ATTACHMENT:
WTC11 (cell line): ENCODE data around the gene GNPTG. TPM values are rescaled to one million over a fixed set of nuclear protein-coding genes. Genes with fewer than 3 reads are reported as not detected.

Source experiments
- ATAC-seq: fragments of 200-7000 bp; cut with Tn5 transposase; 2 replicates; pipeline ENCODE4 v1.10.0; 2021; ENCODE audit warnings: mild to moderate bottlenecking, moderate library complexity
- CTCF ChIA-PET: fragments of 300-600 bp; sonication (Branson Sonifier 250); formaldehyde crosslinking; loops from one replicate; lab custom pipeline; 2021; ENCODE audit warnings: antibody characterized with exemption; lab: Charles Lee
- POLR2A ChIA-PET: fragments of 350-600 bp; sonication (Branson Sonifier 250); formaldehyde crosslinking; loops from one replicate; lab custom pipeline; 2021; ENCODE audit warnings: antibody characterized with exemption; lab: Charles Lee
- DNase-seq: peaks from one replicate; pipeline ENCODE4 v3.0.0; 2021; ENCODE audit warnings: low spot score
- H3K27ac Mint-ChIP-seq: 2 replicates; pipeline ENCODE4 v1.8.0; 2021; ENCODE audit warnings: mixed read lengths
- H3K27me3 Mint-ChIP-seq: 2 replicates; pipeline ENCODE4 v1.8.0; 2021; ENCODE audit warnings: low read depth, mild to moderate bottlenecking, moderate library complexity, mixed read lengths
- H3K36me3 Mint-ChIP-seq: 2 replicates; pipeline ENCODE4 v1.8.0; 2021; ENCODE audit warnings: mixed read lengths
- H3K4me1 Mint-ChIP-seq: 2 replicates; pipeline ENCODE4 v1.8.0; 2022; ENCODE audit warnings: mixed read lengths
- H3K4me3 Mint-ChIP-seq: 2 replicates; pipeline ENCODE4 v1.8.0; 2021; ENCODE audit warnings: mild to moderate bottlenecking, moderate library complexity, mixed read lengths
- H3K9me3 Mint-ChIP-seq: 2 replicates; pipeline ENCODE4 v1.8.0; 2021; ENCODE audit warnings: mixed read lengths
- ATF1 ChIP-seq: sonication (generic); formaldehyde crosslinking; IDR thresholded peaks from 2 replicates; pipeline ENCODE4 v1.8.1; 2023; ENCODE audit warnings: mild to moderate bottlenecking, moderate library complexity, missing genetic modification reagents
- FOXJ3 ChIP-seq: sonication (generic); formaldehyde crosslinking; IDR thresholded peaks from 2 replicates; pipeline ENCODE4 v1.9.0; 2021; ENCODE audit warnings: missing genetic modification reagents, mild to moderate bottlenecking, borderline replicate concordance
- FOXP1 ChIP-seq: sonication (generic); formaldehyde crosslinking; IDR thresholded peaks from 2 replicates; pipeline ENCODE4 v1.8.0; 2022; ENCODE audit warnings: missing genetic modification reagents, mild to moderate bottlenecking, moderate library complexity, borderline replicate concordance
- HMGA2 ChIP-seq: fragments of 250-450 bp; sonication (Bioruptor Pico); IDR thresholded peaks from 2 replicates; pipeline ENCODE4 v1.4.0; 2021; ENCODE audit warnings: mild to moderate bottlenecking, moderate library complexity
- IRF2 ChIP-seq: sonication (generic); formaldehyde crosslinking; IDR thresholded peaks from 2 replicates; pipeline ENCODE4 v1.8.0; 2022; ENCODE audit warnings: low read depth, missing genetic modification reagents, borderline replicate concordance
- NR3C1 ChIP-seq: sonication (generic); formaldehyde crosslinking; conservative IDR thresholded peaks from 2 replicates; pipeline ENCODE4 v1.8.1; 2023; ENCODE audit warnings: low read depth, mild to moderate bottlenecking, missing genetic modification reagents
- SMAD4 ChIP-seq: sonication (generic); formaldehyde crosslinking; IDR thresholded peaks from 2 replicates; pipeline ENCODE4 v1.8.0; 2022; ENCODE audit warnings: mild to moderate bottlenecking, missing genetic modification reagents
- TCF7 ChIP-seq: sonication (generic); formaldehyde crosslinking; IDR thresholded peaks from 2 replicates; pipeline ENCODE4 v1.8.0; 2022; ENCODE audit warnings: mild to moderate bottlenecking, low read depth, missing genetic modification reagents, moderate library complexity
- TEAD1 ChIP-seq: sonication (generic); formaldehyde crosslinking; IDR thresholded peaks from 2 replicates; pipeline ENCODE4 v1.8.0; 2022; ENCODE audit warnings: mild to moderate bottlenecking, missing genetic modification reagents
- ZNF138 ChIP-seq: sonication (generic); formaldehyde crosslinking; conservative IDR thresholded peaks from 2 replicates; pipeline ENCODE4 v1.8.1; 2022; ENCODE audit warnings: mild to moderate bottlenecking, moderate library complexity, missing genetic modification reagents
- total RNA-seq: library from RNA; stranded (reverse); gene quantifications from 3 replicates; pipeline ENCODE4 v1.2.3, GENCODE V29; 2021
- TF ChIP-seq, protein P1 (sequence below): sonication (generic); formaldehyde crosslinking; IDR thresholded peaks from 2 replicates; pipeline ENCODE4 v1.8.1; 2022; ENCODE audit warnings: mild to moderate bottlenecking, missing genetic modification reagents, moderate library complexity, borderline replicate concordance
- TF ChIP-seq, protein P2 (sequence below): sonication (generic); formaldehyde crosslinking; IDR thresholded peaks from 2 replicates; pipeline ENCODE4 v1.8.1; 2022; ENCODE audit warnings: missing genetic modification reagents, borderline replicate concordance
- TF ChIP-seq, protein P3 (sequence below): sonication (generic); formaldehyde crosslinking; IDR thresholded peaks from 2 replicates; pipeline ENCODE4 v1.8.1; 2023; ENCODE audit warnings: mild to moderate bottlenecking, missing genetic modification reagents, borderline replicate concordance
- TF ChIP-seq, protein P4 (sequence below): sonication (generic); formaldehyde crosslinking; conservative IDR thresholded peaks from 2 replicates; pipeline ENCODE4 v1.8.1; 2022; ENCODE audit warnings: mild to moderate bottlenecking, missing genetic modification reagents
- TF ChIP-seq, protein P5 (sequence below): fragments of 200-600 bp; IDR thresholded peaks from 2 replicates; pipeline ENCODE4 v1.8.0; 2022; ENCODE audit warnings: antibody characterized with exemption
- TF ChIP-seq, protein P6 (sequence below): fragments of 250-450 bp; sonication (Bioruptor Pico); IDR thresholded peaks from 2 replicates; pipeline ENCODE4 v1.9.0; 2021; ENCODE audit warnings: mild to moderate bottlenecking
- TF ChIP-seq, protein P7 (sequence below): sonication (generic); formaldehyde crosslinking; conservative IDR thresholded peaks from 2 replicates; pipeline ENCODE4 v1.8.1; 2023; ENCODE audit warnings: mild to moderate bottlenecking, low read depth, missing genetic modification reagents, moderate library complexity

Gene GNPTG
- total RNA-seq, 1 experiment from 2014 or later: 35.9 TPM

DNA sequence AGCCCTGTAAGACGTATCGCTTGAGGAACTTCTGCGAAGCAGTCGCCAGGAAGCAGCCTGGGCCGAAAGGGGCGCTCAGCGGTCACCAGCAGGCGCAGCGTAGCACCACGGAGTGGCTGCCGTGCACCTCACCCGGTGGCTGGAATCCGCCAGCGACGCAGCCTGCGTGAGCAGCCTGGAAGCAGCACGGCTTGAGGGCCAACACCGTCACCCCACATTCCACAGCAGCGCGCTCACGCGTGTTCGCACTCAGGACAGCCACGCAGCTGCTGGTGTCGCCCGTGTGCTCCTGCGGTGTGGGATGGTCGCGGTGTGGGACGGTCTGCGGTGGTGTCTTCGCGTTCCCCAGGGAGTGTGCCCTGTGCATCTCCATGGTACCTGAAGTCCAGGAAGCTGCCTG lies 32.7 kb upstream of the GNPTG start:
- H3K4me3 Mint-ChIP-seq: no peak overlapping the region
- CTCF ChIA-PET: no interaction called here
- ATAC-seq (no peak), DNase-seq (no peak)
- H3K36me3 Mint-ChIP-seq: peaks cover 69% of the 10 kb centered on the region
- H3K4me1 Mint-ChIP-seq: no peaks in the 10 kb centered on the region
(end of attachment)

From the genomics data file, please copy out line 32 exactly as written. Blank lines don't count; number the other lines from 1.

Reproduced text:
- total RNA-seq, 1 experiment from 2014 or later: 35.9 TPM